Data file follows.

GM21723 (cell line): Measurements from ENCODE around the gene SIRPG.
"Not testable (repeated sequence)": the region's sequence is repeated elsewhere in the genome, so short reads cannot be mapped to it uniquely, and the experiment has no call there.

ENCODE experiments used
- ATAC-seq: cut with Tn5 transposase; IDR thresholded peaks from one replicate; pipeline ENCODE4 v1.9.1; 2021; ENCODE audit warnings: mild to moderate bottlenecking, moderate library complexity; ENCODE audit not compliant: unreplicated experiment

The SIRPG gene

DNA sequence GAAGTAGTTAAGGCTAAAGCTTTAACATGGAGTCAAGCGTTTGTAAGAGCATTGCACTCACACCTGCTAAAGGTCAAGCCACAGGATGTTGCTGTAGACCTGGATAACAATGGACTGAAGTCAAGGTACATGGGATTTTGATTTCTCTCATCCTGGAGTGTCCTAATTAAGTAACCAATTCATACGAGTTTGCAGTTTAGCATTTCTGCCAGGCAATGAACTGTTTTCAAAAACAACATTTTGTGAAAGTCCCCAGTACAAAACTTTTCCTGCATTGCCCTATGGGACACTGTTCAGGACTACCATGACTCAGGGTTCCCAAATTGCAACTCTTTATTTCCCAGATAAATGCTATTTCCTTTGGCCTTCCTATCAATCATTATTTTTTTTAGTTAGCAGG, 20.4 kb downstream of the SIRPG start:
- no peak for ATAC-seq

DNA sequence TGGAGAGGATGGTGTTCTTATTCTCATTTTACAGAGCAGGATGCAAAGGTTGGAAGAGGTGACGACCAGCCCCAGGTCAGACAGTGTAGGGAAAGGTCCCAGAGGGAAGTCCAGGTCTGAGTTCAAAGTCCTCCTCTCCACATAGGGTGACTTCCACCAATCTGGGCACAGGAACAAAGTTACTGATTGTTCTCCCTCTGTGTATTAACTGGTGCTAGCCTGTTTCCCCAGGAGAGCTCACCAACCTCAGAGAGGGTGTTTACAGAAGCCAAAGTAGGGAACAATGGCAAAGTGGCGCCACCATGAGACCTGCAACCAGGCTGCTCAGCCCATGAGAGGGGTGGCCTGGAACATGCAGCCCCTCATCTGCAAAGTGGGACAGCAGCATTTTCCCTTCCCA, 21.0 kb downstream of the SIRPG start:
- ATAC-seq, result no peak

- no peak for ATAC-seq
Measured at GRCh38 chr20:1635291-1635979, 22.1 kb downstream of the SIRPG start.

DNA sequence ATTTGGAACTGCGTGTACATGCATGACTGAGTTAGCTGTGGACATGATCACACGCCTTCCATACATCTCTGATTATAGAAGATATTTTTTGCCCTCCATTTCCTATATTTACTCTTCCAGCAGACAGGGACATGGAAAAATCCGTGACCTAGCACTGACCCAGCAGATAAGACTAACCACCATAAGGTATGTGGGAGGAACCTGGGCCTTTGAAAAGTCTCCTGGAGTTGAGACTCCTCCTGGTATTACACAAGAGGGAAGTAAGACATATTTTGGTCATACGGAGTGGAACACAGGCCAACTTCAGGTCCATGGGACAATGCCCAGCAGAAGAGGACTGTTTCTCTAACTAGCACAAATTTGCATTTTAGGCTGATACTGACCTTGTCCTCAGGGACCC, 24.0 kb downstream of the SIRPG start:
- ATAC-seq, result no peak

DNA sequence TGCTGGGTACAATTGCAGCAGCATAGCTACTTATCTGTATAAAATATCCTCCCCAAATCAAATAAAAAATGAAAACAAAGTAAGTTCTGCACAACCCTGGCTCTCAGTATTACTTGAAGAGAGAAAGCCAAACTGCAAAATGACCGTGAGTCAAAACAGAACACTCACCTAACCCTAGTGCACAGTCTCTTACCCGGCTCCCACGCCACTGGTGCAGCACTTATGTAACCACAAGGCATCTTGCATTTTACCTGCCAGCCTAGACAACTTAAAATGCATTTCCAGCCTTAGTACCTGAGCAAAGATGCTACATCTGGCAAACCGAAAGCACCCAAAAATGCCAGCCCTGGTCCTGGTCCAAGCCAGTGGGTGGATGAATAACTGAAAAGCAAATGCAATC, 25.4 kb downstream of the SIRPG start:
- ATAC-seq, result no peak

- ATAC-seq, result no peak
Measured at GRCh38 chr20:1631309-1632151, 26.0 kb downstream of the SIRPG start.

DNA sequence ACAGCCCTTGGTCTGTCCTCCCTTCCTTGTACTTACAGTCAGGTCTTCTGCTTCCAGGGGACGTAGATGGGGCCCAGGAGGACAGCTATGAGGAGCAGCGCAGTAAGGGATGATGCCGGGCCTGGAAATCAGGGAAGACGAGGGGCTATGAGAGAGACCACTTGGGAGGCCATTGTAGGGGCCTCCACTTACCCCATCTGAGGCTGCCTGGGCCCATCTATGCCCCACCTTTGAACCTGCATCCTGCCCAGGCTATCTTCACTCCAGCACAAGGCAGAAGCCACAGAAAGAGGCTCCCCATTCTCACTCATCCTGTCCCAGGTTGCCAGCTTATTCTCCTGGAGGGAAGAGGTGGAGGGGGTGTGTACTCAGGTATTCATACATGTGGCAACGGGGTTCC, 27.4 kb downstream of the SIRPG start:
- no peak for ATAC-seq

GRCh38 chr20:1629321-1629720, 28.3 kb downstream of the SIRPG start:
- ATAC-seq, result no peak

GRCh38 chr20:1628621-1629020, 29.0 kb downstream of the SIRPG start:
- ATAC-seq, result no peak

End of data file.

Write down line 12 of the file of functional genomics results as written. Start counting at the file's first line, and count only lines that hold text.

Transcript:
DNA sequence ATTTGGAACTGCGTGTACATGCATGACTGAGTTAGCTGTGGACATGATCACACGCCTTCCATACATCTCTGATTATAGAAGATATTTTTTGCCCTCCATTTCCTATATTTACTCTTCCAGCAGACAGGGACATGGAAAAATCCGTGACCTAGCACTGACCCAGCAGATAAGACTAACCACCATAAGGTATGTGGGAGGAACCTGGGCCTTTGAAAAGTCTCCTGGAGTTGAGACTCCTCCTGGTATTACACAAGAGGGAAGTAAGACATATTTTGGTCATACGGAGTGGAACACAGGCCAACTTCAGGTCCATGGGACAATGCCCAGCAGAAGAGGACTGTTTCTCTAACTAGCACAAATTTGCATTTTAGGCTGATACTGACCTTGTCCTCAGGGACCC, 24.0 kb downstream of the SIRPG start: